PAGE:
The premise of a January 27, 2015, article by CNBC is that there is good evidence that a cyber attack against nearly any country’s critical infrastructure could be imminent. This kind of reporting has become so commonplace, but this doesn’t seem like just more FUD (fear, uncertainty, and doubt) journalism.
According to Eugene Kaspersky, CEO of global IT security firm Kaspersky Labs, the evidence supporting these claims is a dramatic uptick in targeted attacks against power grids, banks and transportation networks around the world. He told CNBC that “the worst terrorist attacks are not expected,” but he also points out that those targeting crucial infrastructure will inflict “very visible damage.”
Kaspersky recommends that every country audit their critical infrastructure in order of importance – with the most important and vulnerable being the power and energy sector. He also notes that governments need to appropriate the budget necessary to secure critical infrastructure over the next decade, inferring that this threat isn’t going to be effectively mitigated anytime soon.
There have been a number of recent public disclosures that highlight the ongoing dangers connected with very real cybersecurity threats against critical infrastructure:
Physical Damage from Cyber Attack in Germany
Just before the end of 2014, amid all the noise about the Sony breach, a quiet 2014 report by Germany’s Federal Office for Information Security was issued. One of the incidents described was a successful attack that infiltrated the industrial controls at an unnamed German steel mill. The attack caused ‘massive’ damage by making it impossible to shut down a blast furnace.
Wired magazine cited a translation of the report, saying it appeared that “the hackers obtained access via a spearphishing attack” before quickly moving across a “multitude” of sensitive corporate networks. Who the hackers were, how long they were in the system, whether they intended to destroy the furnace and what, if any, other equipment they accessed all remains unclear.
Cyber Attackers Caused Pipeline Explosion in Turkey
A Bloomberg News article on December 10, 2014, highlighted just how destructive digital attacks can be. A recently disclosed 2008 targeted attack on the majority BP-owned Baku-Tbilisi-Ceyhan pipeline in Turkey caused an explosion with flames as high as 150 feet. At the time, Baku-Tbilisi-Ceyhan was thought to be one of the most secure pipelines in the world. Still, attackers infiltrated the pipeline through a wireless network, tampered with the systems, and caused severe physical damage.
In the U.S., there are millions of miles of pipelines that distribute everything from oil, hazardous liquids, natural gas and chemicals. Many of them are approachable above ground, calling their physical security into question. These same pipelines are unquestionably vulnerable to cyberattacks that can inflict the same kind of serious physical damage as physical attacks.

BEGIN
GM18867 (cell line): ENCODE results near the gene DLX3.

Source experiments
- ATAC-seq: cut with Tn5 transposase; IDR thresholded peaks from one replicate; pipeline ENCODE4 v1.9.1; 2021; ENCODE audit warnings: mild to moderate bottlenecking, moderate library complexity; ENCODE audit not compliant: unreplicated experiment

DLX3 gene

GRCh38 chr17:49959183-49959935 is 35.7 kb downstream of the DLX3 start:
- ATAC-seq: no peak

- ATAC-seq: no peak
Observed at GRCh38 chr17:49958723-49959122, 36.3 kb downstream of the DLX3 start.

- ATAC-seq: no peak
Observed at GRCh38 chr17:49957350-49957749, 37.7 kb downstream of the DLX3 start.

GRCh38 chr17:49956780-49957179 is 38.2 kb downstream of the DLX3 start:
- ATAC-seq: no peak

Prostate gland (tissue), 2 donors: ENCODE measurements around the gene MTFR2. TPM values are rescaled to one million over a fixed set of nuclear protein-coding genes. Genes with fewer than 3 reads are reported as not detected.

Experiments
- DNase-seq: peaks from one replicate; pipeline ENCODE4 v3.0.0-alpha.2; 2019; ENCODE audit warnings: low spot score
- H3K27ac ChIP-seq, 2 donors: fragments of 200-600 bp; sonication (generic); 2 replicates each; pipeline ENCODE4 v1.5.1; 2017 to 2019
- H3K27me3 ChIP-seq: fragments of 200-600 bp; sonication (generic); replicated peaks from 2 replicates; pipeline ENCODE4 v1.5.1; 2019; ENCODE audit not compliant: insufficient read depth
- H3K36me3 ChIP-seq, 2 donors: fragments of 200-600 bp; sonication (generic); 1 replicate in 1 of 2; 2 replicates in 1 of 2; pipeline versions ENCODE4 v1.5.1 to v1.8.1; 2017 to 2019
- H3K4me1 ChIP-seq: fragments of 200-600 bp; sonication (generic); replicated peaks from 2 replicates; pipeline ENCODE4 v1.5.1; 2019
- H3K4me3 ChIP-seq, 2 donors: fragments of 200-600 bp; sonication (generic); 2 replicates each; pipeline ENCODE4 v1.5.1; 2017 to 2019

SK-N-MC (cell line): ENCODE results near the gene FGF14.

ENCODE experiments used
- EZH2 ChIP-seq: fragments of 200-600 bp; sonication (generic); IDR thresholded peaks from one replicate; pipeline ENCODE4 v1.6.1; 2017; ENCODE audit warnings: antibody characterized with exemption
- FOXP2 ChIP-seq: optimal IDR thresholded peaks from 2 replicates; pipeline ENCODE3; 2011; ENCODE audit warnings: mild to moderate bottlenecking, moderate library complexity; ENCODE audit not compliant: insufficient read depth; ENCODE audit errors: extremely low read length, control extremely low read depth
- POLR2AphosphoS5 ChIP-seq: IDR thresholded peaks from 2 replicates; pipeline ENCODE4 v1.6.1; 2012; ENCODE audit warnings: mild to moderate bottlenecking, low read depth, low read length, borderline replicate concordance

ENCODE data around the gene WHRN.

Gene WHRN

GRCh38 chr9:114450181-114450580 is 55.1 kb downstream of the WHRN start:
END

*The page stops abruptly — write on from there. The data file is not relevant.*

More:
In a November 20, 2014, hearing for the House Intelligence Committee, NSA Director Admiral Michael Rogers said several foreign governments had already hacked into U.S. energy, water and fuel distribution systems, potentially damaging essential services, according to Bloomberg.
“This is not theoretical,” Rogers said. “This is something real that is impacting our nation and those of our allies and friends every day.”
DHS Warns U.S. Utility Was Hacked
In May 2014, the Department of Homeland Security and its Industrial Control Systems Cyber Emergency Response Team issued an ICS-CERT report warning of several known attacks against U.S. utilities in the first quarter of 2014. They cited details of one unnamed utility that had been breached and warned U.S. utilities to be on guard for intrusion activity. The complete article on this information is available here.
Cyber Threats Can Be Physical
Increasing cyber threat concerns are having an impact on critical infrastructure organizations because the physical implications have the potential to be catastrophic—cybersecurity rated as the fourth highest issue for energy executives in 2014, up from sixth place in 2013.
This shows dramatic progress; it was not even in the top ten concerns for utilities two years ago. According to the 2014 annual report from industry consultants Black & Veatch conducted in May of 2014:
“We are seeing an industry that is actively moving forward with the deployment of comprehensive asset protection plans following several high-profile cyber and physical threat events.”
48% of Electric Utilities Surveyed Need Cyber Threat Protection
Still – a survey of electric utility representatives showed that 48% of respondents indicated they did not have integrated security systems with the “proper segmentation, monitoring and redundancies” needed for cyber threat protection. Only 32% said they had these protections in place.
Stronger Cybersecurity Standards for Electric Utilities Coming in the U.S.
A new set of cybersecurity standards from U.S. federal regulators will impose expanded requirements on U.S, Canadian, and some Mexico utilities, with more assets “in scope” as well as new and stricter security regulations that will help mitigate some of these cybersecurity threats. These new regulations are due to go into effect in April of 2016 for High and Medium Critical Cyber Assets, and utilities need to begin preparing to meet these requirements now.
Every proactive step toward protecting critical infrastructure is a move in the right direction and there is no better time than now to begin.